In the case of $145$ grams, the only possibility which worked was $30$ pennies of weight $2.50$ grams, $15$ pennies of weight $3.11$ grams, and $5$ pennies of weight $4.67$ grams. Suppose more generally that two rolls of pennies have the same weight and that the numbers of pennies of each weight in these rolls are $x_1,x_2,x_3$ and $y_1,y_2,y_3$. Then we have $$ x_1 + x_2 + x_3 = y_1 + y_2 + y_3 = 50 $$ since each roll contains $50$ pennies. The two rolls have the same weight so this tells us that $ 2.50x_1 + 3.11x_2 + 4.67x_3 = 2.50y_1 + 3.11y_2 + 4.67y_3.$ Reasoning as in part (a) we find the equation $$ 0.61x_2 + 2.17x_3 = 0.61y_2 + 2.17y_3. $$ Rearranging this equality gives $$ 0.61(x_2y_2) = 2.17(y_3x_3). $$ Multiplying both sides by $100$ changes this into $$ 61(x_2y_2) = 217(y_3x_3). $$ The left hand side of this equation, $61(x_2  y_2)$, is divisible by the prime number $61$. So the right hand side of the equation, $217(y_3  x_3)$, must also be divisible by $61$. This is only possible if $y_3  x_3$ is divisible by $61$. Since $y_3$ and $x_3$ are whole numbers between $0$ and $50$ we know that $$ 50 \leq y_3  x_3 \leq 50. $$ The only multiple of $61$ that meets these criteria is $0$. So it must be that $y_3  x_3 = 0$ or $y_3 = x_3$. This then forces $x_2$ to be the same as $y_2$ and finally $x_1$ to be the same as $y_1$. So even in this situation with pennies of three different weights, the weight of the roll determines how many pennies of each type are in the roll.
 We will continue to use $x_1,x_2,x_3$ for the number of pennies of respective weights $2.5,3.1,4.7$ grams in one roll and $y_1,y_2,y_3$ for the corresponding numbers in the second roll. The minimum weight for each roll is $125$ grams, achieved exactly when all of the pennies weigh $2.5$ grams. Beyond the $125$ grams each penny of weight $3.1$ grams contributes $0.6$ grams while each penny of weight $4.7$ grams contributes $2.2$ grams. So if the weights of these two rolls are the same this means $$ 0.6x_2 + 2.2x_3 = 0.6y_2 + 2.2y_3. $$ If we multiply both sides of this equation by $10$ to remove the decimals this gives $$ 6x_2 + 22x_3 = 6y_2 + 22y_3. $$ Dividing both sides by $2$ gives $$ 3x_2 + 11x_3 = 3y_2 + 11y_3. $$ One way to satisfy this equation is to choose $x_2 = y_2$ and $x_3 = y_3$ but this is the situation where there are the same number of pennies of weights $3.11$ and $4.67$ grams. So we are looking for a different solution. To solve the system in a different way we can simplify by taking $x_3 = y_2 = 0$, leaving an equation of the form $$ 3x_2 = 11y_3. $$ This equation has the whole number solution $x_2 = 11$ and $y_2 = 3$. Putting this all together we have a whole number solution to the equation with $x_2 = 11$, $x_3 = 0$, $y_2 = 0$, $y_3 = 3$. Going back and using the fact that $x_1 + x_2 + x_3 = y_1 + y_2 + y_3 = 50$ if $x_1 = 39$, $x_2 = 11$, and $x_3 = 0$ this has the same weight as $y_1 = 47$, $y_2 = 0$, $y_3 = 3$, the common weight being $131.6$ grams.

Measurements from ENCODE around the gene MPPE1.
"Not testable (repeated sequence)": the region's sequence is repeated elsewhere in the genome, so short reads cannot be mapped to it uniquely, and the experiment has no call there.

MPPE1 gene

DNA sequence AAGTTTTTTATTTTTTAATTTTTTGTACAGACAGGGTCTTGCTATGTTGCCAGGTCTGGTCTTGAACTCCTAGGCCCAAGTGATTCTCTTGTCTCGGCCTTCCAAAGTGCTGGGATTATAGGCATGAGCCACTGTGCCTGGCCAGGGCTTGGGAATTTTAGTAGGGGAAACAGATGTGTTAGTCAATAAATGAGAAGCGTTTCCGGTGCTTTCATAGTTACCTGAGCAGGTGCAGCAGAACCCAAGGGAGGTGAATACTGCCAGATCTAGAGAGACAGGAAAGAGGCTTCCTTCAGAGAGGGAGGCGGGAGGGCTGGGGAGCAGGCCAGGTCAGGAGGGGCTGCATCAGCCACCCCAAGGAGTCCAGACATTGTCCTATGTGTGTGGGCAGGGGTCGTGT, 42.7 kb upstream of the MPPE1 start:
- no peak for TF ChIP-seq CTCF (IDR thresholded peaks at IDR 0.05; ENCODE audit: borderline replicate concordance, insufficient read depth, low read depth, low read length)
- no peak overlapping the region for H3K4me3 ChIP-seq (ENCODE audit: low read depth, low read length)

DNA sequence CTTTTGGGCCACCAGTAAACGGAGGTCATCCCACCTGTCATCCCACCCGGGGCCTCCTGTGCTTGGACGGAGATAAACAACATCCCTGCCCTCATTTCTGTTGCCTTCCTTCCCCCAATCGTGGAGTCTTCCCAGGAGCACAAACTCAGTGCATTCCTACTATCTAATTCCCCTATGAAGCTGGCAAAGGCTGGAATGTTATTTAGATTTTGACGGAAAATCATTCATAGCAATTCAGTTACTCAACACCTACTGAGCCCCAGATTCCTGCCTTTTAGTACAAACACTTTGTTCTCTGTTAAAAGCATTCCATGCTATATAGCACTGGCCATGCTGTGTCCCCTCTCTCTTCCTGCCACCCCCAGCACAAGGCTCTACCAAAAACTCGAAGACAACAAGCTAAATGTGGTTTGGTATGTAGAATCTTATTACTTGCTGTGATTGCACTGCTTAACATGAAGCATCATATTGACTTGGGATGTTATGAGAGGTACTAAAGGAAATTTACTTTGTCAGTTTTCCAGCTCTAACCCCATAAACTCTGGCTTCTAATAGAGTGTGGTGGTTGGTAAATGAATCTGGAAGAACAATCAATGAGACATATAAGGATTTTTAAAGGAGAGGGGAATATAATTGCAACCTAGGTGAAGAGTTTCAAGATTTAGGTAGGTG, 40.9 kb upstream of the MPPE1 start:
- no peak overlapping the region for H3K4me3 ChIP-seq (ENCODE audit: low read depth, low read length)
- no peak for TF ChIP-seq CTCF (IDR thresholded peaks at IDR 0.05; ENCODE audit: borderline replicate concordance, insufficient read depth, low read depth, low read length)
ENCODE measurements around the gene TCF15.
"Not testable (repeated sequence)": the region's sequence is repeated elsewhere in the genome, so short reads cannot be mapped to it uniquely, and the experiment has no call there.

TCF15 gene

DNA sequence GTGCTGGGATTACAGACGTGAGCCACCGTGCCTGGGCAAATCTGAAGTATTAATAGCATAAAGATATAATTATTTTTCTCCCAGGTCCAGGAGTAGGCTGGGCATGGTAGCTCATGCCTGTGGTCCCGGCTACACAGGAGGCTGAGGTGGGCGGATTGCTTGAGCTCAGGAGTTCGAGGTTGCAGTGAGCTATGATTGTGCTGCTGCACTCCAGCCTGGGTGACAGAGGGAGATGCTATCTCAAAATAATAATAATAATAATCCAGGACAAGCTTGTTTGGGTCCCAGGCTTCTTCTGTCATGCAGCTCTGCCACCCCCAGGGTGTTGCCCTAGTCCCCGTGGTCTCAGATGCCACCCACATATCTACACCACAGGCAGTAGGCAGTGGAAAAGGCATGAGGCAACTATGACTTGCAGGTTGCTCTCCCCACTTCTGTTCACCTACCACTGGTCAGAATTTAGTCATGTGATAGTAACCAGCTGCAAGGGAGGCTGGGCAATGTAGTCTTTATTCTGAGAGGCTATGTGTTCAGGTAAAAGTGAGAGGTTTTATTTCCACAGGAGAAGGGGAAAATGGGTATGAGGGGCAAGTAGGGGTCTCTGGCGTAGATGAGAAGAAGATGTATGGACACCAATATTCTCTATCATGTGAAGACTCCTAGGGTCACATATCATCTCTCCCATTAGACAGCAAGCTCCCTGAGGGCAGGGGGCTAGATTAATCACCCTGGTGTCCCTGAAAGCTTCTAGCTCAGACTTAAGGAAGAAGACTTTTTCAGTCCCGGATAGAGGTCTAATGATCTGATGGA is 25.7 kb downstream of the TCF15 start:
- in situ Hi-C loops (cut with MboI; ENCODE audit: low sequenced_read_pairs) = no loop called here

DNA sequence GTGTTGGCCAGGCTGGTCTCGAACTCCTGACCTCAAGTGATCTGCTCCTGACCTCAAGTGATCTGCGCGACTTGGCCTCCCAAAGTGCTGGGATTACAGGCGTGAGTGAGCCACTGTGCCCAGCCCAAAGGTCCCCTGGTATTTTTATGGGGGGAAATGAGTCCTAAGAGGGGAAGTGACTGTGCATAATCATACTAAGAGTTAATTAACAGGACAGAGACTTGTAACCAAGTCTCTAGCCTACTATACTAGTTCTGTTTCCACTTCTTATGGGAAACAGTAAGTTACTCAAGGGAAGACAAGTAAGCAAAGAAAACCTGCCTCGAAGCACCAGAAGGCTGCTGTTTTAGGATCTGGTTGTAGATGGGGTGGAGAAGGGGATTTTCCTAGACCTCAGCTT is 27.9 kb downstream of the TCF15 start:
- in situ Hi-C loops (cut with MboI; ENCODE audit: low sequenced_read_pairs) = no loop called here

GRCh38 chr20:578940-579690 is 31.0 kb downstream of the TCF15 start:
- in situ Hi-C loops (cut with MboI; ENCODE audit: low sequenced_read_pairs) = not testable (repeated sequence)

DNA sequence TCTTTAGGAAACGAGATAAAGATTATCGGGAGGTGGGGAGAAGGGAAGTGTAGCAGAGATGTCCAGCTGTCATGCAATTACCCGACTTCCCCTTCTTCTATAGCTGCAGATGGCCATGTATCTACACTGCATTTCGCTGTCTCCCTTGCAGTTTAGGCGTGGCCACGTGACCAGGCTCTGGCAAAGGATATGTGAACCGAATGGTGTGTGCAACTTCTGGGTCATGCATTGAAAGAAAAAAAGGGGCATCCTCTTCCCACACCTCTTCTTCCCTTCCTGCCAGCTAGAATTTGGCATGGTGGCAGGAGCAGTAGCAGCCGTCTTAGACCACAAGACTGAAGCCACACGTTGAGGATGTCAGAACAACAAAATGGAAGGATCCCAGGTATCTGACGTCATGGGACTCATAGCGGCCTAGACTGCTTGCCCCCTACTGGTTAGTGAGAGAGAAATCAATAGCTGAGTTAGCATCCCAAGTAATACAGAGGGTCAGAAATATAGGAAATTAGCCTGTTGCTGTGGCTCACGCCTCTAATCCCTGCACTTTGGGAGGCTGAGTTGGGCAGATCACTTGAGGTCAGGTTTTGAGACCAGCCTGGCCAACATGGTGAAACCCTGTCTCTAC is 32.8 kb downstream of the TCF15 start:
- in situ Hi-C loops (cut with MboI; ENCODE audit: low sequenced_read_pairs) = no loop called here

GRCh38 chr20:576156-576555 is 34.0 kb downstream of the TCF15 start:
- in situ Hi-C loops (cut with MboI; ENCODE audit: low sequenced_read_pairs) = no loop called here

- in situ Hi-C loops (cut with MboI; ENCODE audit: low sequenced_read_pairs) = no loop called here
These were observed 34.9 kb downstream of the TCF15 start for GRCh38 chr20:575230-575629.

Accurately weighing pennies II
In $1983$ the composition of pennies in the United States was changed due, in part, to the rising cost of copper. Pennies minted after 1983 weigh $2.50$ grams while the earlier copper pennies, from 1865 through 1982, weigh $3.11$ grams. Pennies made between 1859 and 1864 had a different composition, with the same diameter, and weighed $4.67$ grams.
 A roll of pennies contains $50$ coins. If a roll of pennies weighs $145$ grams (to the nearest hundredth of a gram), how many pennies of each type does the roll contain?
 If two rolls of pennies have the same weight, do they necessarily contain the same number of pennies of each of the three different weights? Explain.
 What is the answer to part (b) if the pennies instead weigh $2.5$, $3.1$ and $4.7$ grams respectively?